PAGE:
... were alone together, which rarely happened—Val saw to that—he had as yet made no open love to her: it was difficult to do so when one was never secure from interruption for ten minutes together. Of late he had begun to chafe against Val's cobweb barriers. Three months is a long time! and patience was not a virtue that ...
— Nightfall • Anthony Pryde

... about his thin mouth, "This camp mattress, Doctor," he slowly replied, "I find a little thin. The slats beneath chafe my poor bones. I've a frail body—though in my youth and young manhood, while soldiering in the West, I have done some rough camping and campaigning. There was flesh then to cover my nerves ...
— The Victim - A romance of the Real Jefferson Davis • Thomas Dixon

... imprisoned chafe the Alban Lake, Nor yet to sea its wilful passage take; Draw high its gates, but in the boundless plain Disperse its power, its pride of speed refrain; Then mount the breach, for then by Heaven's ...
— Stories From Livy • Alfred Church

... latest move had disturbed Helen not a little. It startled her, made her afraid, as that remark of his in his school days had done. Did he chafe under ties that he loved but found that he must flee from for awhile? Why did he and Kathryn not marry? Were they considering her? ...
— At the Crossroads • Harriet T. Comstock

... is horrible," I said blankly. That he was beginning to chafe, to fret, and shuffle his feet only added to my dismay. He might begin at any moment to swear in Spanish, and that was sure to bring a shower of lead, blind, fired blindly. "We have nothing to expect from the people of that ship. We ...
— Romance • Joseph Conrad and F.M. Hueffer

... passed, and he did not write to her. She began to chafe, and then to pine. Her father saw, and came to a conclusion that her marriage with Arthur ought to be hastened. He resolved to act quietly but firmly toward ...
— Foul Play • Charles Reade

... its incentive tended toward negation, prompting her to frown on changes, progress, and the hopefulness springing up in many hearts. The old can hug their gloom in a sort of complacent misanthropy; the young cannot. If they are unhappy they chafe, and feel in their deepest consciousness that something is wrong. Mara laid the blame chiefly upon Clancy, believing that, if he had taken the course adopted by Captain Bodine, she could have been happy with him in an ...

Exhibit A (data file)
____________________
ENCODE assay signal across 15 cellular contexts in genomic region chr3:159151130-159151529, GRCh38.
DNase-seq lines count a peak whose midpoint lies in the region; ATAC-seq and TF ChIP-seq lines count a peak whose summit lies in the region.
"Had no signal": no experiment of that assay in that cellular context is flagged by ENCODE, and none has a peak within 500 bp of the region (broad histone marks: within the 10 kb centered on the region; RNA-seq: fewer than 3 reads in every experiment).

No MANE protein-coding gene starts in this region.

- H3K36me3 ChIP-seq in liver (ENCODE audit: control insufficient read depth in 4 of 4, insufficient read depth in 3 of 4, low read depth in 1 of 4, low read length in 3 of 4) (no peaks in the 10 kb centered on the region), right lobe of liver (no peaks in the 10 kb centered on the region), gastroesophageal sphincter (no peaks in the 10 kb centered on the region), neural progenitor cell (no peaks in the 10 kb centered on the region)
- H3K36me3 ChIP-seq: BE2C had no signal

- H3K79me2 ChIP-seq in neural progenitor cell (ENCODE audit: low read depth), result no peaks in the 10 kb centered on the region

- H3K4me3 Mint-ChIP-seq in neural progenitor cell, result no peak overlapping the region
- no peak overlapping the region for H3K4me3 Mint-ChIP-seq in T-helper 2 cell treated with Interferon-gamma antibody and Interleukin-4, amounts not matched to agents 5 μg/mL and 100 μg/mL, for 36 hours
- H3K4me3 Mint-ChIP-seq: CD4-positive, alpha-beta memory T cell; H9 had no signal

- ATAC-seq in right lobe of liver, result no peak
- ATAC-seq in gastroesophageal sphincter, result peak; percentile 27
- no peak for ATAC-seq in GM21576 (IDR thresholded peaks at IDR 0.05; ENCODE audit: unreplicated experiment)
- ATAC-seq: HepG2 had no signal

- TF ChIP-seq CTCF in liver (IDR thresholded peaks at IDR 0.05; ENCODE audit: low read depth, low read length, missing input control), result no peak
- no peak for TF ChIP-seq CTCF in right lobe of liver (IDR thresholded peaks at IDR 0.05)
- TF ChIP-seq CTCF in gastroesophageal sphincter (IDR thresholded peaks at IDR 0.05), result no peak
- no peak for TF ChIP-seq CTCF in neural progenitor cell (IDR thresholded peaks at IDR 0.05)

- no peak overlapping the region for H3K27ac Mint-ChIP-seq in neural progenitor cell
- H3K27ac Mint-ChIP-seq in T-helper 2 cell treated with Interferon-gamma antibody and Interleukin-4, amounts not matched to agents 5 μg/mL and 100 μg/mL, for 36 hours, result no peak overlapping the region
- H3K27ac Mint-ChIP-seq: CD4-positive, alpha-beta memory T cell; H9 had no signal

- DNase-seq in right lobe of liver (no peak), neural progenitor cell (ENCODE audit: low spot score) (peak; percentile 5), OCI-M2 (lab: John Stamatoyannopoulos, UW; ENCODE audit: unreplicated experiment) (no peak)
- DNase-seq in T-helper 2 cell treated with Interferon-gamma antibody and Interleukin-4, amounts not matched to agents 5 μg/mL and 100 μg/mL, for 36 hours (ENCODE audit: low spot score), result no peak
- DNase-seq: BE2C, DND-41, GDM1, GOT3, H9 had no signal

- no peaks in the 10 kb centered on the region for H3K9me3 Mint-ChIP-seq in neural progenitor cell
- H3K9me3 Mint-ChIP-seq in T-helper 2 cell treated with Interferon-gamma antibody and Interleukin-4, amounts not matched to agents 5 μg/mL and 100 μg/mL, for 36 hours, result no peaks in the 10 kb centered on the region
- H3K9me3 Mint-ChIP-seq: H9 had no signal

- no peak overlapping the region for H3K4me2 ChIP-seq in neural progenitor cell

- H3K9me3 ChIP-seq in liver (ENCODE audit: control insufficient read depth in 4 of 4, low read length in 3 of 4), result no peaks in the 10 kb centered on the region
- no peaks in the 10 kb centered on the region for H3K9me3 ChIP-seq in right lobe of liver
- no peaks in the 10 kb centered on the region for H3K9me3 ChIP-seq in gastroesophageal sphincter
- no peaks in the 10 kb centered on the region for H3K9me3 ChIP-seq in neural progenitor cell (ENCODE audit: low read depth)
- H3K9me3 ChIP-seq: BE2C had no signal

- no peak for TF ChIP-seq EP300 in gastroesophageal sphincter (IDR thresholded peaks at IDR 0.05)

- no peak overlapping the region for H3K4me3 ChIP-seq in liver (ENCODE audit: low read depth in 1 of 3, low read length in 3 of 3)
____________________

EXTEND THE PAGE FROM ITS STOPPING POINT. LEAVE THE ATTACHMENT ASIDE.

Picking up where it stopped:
— The Earth Trembled • E.P. Roe

... and as the evil-doer guessed that a bad half-hour awaited him there, he had serious thoughts of making his escape while it was possible, but Braesig came as close up to him as if he had known what he was thinking of, and that only made him rage and chafe the more inwardly. When Braesig asked Mrs. Behrens who it was that had come up in the nick of time, and she had answered that it was Frank, Triddelfitz stood still and shaking his fist in the direction of Puempelhagen, said fiercely "I am betrayed, ...
— The German Classics of The Nineteenth and Twentieth Centuries, Vol. VIII • Various

... repine, and reason chafe, There came a voice without reply: "'Tis man's perdition to be safe, When for the truth he ought ...
— Poems with Power to Strengthen the Soul • Various

... that wishes solitude is safe, Whether he bathe at morning in the stream: Or lead his love there when the hot hours chafe The meadows, busy with a blurring steam; Or watch, as fades the light, The gibbous moon grow bright, Until her magic rays dance in a dream, And glorify ...
— Poems of To-Day: an Anthology • Various

... house, which even the presence of a lounging officer or waiting orderly could not entirely dissipate, and the scent of the rose and jasmine from his windows overcame him with sad memories. He began to chafe under this inaction, and long again for the excitement of the march and bivouac, in which, for the past four years, ...
— Clarence • Bret Harte

... Edith dashed the box upon the nearest chair and began to chafe the cold hand that hung over the side of the bed, while Mrs. O'Brien came forward, a look ...
— The Masked Bridal • Mrs. Georgie Sheldon

... defense there, and stay there," he said to two of his centers, and his tone indicated that his serene confidence in himself and his team was slightly shaken. Hughie's close checking was beginning to chafe him, for his team in their practice had learned ...
— Glengarry Schooldays • Ralph Connor

... will give it its being. Its success is as inevitable as that day follows night, but the question of when that success is attained, now or generations from now, is dependent on the vision which men put into it. If they are apathetic and unreasonable, if they chafe at details or expect too much, it will be held back. If, on the other hand, they go to meet it with confidence, with coolness, and with a realization both of its difficulties and its potentialities, its ...